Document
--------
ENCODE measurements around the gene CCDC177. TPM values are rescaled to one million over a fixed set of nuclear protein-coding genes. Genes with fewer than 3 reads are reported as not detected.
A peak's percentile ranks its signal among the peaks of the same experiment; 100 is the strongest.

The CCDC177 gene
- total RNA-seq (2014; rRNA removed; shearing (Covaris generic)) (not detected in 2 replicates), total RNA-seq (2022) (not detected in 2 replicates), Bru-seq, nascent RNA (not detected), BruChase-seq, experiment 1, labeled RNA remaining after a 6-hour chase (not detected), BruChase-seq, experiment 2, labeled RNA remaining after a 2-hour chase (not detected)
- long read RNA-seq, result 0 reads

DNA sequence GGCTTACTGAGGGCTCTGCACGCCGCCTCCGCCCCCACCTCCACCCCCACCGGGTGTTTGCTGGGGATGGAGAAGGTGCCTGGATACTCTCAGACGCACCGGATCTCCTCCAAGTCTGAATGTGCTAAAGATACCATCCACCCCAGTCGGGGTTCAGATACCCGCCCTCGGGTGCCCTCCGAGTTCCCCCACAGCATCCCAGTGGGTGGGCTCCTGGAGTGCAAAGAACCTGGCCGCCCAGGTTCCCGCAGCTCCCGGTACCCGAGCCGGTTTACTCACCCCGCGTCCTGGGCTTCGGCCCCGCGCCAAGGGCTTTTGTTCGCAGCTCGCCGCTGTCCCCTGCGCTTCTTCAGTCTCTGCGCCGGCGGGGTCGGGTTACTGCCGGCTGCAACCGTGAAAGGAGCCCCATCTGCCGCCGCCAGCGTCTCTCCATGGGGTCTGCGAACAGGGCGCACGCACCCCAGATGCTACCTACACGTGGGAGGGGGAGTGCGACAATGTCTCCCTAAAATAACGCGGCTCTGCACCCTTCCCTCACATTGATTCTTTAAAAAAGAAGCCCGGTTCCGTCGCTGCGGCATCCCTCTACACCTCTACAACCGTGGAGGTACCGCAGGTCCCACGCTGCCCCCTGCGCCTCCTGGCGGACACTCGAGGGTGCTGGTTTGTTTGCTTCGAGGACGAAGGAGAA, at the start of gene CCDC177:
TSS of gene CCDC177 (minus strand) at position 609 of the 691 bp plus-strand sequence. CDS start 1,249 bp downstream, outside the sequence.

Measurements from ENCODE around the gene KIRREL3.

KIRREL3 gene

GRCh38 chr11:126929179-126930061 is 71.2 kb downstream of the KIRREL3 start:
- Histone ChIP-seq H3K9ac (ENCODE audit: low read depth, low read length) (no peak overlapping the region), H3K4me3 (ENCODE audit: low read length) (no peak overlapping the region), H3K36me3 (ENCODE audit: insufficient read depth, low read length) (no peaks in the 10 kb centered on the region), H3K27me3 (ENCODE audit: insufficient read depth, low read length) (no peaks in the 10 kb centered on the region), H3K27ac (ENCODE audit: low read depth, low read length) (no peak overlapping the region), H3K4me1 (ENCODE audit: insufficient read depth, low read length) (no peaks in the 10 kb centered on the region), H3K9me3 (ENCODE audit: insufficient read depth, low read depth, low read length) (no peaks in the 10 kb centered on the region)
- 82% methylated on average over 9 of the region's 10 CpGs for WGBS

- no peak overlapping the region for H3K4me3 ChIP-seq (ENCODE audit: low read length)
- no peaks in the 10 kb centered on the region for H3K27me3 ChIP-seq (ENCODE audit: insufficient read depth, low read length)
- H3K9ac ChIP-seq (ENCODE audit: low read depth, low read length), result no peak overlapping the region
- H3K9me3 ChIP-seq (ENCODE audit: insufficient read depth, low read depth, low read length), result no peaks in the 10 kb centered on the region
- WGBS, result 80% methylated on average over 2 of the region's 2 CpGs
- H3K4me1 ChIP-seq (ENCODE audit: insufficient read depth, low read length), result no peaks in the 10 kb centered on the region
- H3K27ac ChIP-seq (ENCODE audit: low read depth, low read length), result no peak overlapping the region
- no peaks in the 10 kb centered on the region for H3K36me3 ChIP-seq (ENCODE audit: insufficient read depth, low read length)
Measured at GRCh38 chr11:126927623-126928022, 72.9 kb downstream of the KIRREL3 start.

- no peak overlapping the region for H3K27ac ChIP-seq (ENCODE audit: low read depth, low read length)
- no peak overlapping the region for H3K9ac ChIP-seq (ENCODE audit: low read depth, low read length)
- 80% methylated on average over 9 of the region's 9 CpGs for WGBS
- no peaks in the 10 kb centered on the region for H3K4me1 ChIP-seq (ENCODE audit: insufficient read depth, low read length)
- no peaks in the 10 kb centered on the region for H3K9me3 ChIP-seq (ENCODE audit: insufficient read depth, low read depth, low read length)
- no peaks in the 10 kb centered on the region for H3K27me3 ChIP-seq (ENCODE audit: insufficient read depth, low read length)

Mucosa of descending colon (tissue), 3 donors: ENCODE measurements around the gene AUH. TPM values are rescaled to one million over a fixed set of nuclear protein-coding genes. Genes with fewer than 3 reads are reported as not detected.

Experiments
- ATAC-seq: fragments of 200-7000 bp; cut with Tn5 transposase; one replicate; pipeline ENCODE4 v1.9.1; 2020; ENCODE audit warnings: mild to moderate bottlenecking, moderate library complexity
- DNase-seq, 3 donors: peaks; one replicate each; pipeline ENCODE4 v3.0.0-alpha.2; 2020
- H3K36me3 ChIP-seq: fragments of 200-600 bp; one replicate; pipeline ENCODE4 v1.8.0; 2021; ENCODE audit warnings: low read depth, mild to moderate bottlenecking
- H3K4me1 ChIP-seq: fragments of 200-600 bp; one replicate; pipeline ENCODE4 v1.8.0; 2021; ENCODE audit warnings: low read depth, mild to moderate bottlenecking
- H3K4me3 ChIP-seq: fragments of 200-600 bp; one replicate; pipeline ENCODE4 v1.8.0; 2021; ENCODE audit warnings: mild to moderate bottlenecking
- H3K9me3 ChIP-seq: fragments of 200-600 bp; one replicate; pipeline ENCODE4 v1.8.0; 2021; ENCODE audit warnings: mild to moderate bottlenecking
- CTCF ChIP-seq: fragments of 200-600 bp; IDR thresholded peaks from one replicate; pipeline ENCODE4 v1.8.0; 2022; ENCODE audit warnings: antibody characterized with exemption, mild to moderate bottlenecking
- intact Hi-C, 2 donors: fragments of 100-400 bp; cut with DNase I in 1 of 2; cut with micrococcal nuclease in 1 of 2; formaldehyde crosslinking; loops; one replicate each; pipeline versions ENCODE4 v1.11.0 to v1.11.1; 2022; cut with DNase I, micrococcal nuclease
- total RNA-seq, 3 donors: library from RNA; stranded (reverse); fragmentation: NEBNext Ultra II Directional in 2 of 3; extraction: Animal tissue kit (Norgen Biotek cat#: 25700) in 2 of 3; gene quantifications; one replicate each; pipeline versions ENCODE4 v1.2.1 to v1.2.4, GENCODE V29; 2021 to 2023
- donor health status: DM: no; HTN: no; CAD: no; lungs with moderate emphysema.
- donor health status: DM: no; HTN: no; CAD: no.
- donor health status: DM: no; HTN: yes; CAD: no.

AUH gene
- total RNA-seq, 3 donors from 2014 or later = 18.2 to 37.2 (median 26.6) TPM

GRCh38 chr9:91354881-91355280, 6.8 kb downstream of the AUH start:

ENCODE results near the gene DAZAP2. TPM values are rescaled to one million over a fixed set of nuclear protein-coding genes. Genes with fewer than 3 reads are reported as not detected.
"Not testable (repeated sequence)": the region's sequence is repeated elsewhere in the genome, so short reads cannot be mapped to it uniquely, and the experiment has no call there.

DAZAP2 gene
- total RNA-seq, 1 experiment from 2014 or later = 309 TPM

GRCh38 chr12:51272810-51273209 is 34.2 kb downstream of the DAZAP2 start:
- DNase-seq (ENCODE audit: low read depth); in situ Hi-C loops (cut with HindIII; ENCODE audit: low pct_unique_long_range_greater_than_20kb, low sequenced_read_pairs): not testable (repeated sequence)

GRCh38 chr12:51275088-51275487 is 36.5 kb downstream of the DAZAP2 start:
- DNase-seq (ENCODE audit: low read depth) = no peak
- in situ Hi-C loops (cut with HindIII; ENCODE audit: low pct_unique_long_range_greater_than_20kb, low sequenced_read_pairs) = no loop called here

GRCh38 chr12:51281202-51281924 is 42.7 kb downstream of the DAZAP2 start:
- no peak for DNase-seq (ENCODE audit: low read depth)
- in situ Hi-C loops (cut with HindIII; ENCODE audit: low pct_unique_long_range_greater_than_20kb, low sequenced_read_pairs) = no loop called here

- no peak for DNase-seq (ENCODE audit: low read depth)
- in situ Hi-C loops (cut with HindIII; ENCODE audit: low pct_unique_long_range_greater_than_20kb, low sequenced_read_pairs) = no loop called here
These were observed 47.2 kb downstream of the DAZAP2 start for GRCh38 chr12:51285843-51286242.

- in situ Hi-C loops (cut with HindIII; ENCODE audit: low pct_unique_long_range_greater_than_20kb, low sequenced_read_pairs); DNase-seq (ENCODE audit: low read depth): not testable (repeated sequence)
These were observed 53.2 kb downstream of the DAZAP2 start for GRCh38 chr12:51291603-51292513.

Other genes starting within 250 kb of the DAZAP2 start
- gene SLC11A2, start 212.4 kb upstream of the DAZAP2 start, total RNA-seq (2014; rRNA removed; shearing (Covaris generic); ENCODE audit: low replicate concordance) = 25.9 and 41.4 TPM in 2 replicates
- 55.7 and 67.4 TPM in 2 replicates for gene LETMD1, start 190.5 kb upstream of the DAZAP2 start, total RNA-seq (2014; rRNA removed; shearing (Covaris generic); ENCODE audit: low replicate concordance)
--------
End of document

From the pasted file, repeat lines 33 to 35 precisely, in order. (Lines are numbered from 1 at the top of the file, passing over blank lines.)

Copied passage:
- H3K4me1 ChIP-seq: fragments of 200-600 bp; one replicate; pipeline ENCODE4 v1.8.0; 2021; ENCODE audit warnings: low read depth, mild to moderate bottlenecking
- H3K4me3 ChIP-seq: fragments of 200-600 bp; one replicate; pipeline ENCODE4 v1.8.0; 2021; ENCODE audit warnings: mild to moderate bottlenecking
- H3K9me3 ChIP-seq: fragments of 200-600 bp; one replicate; pipeline ENCODE4 v1.8.0; 2021; ENCODE audit warnings: mild to moderate bottlenecking